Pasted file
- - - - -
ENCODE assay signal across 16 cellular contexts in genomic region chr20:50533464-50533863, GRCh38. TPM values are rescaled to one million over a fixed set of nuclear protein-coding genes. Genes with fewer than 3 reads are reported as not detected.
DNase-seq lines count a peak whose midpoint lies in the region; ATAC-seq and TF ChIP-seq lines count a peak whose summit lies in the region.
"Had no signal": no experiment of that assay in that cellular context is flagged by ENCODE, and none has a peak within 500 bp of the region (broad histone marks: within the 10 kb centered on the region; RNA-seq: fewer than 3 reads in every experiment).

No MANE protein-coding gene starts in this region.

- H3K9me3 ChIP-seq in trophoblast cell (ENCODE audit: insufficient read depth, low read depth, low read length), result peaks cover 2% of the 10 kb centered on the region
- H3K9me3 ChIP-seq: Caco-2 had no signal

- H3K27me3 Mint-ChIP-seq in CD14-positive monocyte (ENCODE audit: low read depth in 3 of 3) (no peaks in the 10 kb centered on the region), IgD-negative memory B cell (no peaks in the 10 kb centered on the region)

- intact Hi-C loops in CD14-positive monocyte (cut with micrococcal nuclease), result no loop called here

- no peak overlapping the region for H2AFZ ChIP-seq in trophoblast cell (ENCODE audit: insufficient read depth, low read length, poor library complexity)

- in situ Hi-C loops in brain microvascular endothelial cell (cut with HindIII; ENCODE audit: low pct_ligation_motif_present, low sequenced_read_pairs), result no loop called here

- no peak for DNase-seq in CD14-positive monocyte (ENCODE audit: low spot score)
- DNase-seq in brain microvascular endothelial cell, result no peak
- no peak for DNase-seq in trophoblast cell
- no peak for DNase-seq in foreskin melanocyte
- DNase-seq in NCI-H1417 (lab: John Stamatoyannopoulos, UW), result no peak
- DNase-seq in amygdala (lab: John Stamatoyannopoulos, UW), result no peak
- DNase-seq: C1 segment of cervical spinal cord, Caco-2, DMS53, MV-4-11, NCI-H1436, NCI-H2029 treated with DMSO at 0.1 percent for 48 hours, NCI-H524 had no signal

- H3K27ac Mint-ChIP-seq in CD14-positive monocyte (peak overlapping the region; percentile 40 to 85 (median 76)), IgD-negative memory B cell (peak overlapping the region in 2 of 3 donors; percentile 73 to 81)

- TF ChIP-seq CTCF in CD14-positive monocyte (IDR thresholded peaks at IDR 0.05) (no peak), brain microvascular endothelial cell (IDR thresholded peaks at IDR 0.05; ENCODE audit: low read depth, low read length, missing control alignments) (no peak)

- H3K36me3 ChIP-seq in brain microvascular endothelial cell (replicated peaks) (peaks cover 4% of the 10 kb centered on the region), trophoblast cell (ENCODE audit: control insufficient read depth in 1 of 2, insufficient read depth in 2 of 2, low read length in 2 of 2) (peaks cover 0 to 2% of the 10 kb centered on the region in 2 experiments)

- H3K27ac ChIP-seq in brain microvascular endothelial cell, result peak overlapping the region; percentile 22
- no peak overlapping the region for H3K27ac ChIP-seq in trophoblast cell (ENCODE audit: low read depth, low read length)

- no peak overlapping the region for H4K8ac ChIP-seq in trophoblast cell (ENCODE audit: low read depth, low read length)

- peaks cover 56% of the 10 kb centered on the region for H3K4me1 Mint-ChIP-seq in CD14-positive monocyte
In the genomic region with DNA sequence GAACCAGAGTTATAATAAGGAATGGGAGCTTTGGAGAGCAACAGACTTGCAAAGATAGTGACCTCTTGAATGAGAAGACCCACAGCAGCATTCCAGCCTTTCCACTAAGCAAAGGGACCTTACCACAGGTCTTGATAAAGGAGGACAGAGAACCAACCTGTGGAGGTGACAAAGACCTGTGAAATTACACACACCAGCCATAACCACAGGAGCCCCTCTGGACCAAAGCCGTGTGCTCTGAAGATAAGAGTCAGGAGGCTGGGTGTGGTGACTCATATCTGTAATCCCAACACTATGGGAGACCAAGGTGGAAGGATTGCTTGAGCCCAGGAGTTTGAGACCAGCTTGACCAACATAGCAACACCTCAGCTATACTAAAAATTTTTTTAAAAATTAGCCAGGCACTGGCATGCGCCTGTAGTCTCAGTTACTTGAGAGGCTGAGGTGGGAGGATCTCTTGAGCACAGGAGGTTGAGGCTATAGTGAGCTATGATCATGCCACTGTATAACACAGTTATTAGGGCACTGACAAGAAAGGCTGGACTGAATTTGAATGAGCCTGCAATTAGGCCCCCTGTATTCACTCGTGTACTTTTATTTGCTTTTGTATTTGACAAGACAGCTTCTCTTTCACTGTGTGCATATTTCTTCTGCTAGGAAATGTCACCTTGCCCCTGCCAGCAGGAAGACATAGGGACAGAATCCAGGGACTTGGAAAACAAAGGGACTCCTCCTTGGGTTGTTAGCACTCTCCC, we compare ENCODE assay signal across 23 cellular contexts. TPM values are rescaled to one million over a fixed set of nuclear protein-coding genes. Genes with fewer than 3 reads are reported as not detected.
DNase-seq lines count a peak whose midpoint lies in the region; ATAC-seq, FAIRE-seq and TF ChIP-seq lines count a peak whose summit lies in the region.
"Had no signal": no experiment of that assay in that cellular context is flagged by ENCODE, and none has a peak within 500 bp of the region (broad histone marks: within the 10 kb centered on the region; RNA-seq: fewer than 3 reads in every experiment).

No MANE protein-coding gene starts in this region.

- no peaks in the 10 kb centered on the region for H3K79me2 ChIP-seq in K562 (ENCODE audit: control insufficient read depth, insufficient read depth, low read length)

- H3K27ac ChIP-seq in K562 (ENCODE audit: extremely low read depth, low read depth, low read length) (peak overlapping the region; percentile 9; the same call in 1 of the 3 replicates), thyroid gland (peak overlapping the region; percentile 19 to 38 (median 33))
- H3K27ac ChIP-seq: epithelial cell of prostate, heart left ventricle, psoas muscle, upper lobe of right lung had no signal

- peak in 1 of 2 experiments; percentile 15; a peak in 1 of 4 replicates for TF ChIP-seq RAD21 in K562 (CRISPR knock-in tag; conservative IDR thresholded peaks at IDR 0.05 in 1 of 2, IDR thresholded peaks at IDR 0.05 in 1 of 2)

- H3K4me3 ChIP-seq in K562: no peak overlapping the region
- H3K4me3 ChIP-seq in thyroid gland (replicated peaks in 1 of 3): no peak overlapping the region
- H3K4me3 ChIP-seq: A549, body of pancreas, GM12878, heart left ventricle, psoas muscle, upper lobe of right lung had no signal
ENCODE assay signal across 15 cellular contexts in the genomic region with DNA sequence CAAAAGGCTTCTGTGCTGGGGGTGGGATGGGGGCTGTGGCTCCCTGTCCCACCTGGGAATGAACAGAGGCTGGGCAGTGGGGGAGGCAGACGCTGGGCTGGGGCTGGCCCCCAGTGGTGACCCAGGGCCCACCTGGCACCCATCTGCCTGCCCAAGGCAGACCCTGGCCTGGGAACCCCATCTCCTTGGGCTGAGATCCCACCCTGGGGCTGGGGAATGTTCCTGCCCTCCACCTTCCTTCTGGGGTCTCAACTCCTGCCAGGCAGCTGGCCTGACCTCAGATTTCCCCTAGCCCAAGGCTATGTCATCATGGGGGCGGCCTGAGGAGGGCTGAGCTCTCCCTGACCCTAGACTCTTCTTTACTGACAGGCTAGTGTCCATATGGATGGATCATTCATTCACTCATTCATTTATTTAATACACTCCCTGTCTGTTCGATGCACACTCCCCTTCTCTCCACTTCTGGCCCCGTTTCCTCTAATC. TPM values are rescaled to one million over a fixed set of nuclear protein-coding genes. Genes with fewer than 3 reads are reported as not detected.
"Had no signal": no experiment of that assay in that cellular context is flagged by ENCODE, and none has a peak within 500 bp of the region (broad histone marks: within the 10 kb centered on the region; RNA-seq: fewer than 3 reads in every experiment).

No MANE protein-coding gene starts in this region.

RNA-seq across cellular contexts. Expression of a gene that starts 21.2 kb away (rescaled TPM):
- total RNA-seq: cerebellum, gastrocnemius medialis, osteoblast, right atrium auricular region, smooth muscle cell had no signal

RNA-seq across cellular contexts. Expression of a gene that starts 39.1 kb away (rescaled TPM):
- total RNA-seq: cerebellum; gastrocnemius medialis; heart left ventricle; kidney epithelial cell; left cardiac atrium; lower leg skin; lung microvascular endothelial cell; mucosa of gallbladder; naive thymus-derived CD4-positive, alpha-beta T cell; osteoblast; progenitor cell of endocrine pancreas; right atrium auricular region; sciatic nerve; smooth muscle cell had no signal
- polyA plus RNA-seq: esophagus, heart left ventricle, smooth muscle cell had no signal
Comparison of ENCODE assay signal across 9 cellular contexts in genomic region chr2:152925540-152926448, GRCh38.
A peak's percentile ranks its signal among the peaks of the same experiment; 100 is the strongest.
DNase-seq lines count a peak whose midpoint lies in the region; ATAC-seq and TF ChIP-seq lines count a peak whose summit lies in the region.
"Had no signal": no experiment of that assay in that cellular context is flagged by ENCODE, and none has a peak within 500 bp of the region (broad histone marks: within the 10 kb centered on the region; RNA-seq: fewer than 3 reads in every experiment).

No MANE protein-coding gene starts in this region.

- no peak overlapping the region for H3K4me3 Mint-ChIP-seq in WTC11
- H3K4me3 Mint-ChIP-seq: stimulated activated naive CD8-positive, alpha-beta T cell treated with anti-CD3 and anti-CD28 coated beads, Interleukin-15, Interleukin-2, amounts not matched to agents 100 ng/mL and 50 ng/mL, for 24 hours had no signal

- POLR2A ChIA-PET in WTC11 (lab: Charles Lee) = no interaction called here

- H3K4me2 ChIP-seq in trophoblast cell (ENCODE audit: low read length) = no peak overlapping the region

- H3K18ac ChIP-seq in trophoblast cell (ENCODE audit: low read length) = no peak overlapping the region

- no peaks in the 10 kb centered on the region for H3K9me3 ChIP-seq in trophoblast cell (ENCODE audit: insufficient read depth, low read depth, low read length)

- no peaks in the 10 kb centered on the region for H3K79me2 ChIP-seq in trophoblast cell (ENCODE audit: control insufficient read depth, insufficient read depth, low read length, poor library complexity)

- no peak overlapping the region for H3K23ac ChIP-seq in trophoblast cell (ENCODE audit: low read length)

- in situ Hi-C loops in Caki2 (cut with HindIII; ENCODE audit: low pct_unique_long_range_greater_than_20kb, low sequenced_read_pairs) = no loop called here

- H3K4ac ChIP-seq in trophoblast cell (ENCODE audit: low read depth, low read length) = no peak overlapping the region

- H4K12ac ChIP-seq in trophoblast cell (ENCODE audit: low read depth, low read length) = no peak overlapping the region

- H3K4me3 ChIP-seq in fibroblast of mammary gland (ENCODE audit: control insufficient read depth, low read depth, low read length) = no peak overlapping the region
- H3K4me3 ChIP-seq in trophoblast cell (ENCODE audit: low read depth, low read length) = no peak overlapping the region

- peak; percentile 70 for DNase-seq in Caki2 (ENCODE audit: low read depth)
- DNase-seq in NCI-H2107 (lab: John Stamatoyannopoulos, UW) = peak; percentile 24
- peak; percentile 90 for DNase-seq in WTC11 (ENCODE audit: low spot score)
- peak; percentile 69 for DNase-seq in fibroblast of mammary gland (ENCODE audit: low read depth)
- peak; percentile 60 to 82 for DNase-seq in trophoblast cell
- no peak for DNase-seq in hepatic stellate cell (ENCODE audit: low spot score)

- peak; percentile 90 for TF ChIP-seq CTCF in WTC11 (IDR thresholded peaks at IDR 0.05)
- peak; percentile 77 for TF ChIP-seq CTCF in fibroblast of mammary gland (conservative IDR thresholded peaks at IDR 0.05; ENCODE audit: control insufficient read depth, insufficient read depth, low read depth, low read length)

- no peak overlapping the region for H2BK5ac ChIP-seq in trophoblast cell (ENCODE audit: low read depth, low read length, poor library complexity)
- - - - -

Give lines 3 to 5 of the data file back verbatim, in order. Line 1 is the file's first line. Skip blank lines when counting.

"Had no signal": no experiment of that assay in that cellular context is flagged by ENCODE, and none has a peak within 500 bp of the region (broad histone marks: within the 10 kb centered on the region; RNA-seq: fewer than 3 reads in every experiment).

No MANE protein-coding gene starts in this region.

- H3K9me3 ChIP-seq in trophoblast cell (ENCODE audit: insufficient read depth, low read depth, low read length), result peaks cover 2% of the 10 kb centered on the region